Veteran folk singer/songwriter James Lee Stanley has released over two dozen albums over a four-decade-long career, including solo discs and collaborations with John Batdorf, Cliff Eberhardt, former Monkee Peter Tork, and Michael Smith. The music varies from reworked acoustic covers (All Wood and Stones, All Wood and Doors) to well-crafted soft harmony rock, often with a protest-song spin, like his excellent 2011 Backstage at the Resurrection. He is back with more of the same in The Apocaloptimist.
For this project, Stanley wrote all of the 11 originals – produced, arranged, and did all of the lead singing as well as playing guitars, keyboards, and percussion. Also contributing on the disc are guitarists Laurence Juber (Wings), Paul Barrere (Little Feat), harp master Corky Seigel, and Stephen Bishop on backing vocals, among others. It is set up as a chronicle with Stanley as the title character, broken into three acts with an intermission and epilogue, and lyrics on Stanley’s website-but fortunately, this disc isn’t weighed down by its concept.
The opener, “Living the Party Life,” finds Stanley with his protest pencil out, with hard-to-disagree lines like “Borders disappear/ No one reads the printed page/ Talking heads all day/ Kim and Kourtney everywhere.” Built on a verse guitar hook originally heard in Fleetwood Mac’s single “Seven Wonders,” the tune establishes out of the gate that Stanley is going to carve up the status quo that is failing society so miserably. “Last Call” is a memorable folk ballad with tasty acoustic guitar figures and echoing background vocals for an ethereal vibe that leads into a cover of the Beatles’ “Drive My Car,” which is another winner. This highlight melds an acoustic treatment of the familiar song with a 12-string lick from “Daytripper,” a nice Seigel harp solo, snare shots, and harmonies, all arranged beautifully.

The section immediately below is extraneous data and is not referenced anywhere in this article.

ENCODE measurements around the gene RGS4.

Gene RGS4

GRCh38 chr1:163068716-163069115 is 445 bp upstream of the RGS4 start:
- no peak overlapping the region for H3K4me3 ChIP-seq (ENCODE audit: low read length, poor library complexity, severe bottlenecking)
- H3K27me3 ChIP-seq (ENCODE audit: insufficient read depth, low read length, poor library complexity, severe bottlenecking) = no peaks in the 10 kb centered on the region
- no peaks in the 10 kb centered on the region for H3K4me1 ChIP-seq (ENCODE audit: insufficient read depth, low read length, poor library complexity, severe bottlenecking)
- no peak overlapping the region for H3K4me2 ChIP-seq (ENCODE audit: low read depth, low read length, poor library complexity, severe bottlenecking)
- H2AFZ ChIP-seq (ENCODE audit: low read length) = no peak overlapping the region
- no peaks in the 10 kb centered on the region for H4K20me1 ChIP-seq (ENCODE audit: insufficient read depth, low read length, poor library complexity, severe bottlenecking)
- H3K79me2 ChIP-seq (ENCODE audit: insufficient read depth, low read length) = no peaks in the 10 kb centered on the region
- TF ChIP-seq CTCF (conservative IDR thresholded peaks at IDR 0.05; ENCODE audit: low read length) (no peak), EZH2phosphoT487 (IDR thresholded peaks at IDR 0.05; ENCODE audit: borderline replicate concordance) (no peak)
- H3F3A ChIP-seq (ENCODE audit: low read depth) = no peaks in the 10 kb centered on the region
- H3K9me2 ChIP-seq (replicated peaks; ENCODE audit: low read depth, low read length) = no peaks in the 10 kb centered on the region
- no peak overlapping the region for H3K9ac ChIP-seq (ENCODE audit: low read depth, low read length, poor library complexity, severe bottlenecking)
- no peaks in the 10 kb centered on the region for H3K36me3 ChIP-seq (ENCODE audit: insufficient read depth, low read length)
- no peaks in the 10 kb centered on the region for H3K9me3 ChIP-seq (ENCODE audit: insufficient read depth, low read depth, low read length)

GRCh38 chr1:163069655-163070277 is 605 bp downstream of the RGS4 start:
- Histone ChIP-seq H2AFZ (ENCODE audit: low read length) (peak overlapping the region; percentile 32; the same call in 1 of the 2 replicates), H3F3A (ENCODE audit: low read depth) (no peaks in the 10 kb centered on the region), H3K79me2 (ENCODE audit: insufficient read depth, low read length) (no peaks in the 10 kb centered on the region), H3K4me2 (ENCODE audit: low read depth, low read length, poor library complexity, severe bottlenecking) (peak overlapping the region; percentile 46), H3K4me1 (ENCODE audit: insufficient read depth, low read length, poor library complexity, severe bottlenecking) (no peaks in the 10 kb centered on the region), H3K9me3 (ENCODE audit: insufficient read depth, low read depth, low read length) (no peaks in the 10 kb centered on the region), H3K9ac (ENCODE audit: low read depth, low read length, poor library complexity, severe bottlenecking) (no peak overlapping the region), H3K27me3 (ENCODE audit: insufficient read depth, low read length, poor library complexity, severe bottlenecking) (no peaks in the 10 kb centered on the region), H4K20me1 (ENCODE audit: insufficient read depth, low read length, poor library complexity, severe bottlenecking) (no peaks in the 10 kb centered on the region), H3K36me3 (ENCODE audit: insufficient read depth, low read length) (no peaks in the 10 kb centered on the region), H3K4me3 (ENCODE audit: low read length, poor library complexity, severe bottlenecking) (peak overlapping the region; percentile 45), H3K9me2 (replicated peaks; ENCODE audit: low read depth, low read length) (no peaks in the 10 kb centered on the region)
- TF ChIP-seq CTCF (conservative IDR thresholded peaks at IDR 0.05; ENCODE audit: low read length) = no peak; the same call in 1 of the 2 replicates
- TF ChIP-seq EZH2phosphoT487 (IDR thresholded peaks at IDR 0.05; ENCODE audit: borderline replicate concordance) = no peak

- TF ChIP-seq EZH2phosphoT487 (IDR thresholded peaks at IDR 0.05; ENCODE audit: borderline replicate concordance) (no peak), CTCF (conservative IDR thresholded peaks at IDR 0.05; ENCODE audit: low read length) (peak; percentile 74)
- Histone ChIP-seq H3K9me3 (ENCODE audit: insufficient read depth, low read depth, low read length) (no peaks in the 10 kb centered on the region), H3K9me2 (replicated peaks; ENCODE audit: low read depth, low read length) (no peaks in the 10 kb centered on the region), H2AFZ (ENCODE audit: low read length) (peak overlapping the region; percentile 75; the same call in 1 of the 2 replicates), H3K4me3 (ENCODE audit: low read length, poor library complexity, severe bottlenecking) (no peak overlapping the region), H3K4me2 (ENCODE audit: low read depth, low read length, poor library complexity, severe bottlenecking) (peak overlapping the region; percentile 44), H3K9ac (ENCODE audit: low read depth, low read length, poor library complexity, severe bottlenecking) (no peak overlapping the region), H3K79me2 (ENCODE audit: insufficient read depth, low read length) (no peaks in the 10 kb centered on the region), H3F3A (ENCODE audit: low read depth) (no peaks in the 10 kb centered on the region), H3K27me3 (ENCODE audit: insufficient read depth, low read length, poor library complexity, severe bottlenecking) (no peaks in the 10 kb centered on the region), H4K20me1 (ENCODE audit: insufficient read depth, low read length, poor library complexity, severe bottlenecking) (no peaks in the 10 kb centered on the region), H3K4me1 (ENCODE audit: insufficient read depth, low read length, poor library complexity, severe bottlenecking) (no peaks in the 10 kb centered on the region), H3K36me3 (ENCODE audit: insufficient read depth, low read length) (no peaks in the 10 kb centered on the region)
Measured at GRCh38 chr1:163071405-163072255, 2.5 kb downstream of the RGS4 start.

Stanley makes an autobiographical statement with “Here We Have My Father,” a touching song about his family, captured in lyrics like “Here we have my mother, in Texas plains somewhere/ Gone but not forgotten, she’s here in every prayer.” “Highway 23” is infectious and catchy, a breezy soft rocker that floats on 12-string licks and some ace playing by Juber. Stanley does a good job on the lighthearted “When You Get Right Down to It,” singing from the viewpoint of an unworried stoner who isn’t inclined to sweat the existential details, written on the occasion of former Monkee Davy Jones’ 2012 passing, “Life’s a Halloween party, it’s some kind of costume ball.”
Toward the end of the album’s musical and lyrical look at a life, “Any Other Way” is a simple, close-harmony love song that works well, and “The Twinkle in Your Eye” follows through with a timely message about a life-long love connection that even Alzheimer’s disease can’t entirely extinguish. Stanley’s songs are deeply personal and observational with sharp insight; they deliver their ideas on the wings of smooth, comfortable, organic melodies. On The Apocaloptimist, it is clearly a winning formula.